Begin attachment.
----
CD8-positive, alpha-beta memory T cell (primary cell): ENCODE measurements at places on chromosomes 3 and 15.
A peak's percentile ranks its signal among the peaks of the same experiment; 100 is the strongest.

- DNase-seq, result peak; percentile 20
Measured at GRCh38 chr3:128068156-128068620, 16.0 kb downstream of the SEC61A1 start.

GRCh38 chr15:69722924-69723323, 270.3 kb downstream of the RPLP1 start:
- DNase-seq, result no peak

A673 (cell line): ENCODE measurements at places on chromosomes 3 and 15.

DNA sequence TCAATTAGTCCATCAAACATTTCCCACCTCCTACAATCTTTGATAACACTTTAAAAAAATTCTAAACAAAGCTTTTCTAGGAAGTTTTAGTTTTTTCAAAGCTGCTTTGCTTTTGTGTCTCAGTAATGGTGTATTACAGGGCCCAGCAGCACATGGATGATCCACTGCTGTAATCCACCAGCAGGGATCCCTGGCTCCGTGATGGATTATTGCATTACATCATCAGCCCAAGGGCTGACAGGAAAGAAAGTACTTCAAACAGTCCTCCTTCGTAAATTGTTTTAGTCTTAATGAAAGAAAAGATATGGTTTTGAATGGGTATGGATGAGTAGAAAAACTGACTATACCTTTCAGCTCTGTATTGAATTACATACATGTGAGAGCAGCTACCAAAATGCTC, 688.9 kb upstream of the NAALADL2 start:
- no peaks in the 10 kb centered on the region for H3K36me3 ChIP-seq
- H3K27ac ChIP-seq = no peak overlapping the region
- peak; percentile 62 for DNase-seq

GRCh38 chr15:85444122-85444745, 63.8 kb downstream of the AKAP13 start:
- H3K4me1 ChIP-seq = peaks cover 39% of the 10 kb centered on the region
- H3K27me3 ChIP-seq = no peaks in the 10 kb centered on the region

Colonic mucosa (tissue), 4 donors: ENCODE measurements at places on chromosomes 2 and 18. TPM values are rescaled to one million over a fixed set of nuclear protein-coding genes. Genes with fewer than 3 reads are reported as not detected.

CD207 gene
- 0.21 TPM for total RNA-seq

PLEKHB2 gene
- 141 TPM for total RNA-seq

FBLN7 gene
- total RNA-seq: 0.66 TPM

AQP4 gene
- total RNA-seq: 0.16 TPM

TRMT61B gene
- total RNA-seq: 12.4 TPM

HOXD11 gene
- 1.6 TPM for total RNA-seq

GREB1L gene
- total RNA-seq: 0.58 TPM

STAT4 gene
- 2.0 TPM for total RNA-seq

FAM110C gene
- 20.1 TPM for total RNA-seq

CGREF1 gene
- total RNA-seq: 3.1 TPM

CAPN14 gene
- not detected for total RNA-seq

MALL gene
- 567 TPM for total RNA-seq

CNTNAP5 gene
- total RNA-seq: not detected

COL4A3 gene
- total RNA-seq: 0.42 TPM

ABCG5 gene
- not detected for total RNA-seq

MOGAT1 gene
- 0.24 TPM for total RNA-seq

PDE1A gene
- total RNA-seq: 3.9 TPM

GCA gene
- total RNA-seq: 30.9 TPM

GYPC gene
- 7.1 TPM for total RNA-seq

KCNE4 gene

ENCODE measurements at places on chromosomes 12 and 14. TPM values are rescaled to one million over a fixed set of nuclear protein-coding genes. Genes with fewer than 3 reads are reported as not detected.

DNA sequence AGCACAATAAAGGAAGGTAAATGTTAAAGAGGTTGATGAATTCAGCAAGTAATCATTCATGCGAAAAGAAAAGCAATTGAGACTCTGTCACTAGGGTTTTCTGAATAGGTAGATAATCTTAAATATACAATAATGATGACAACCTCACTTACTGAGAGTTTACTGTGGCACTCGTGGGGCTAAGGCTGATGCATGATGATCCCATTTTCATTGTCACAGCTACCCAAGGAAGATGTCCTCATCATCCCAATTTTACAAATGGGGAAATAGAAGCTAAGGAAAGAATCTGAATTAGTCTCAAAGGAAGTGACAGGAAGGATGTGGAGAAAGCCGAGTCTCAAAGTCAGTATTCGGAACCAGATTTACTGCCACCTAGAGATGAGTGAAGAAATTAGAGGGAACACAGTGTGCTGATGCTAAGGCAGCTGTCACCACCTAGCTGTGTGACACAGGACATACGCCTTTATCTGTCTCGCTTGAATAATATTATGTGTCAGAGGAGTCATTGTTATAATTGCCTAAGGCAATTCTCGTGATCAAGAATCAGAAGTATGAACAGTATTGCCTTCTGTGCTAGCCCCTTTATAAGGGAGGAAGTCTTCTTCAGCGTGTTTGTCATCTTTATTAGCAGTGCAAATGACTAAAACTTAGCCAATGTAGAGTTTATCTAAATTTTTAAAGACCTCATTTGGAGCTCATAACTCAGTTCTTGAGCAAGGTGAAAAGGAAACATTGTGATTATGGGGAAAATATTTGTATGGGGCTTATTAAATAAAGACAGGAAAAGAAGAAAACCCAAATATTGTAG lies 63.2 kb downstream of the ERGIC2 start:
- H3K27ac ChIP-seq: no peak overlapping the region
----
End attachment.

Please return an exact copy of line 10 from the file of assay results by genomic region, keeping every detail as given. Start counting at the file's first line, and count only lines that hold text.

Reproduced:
- H3K27ac ChIP-seq = no peak overlapping the region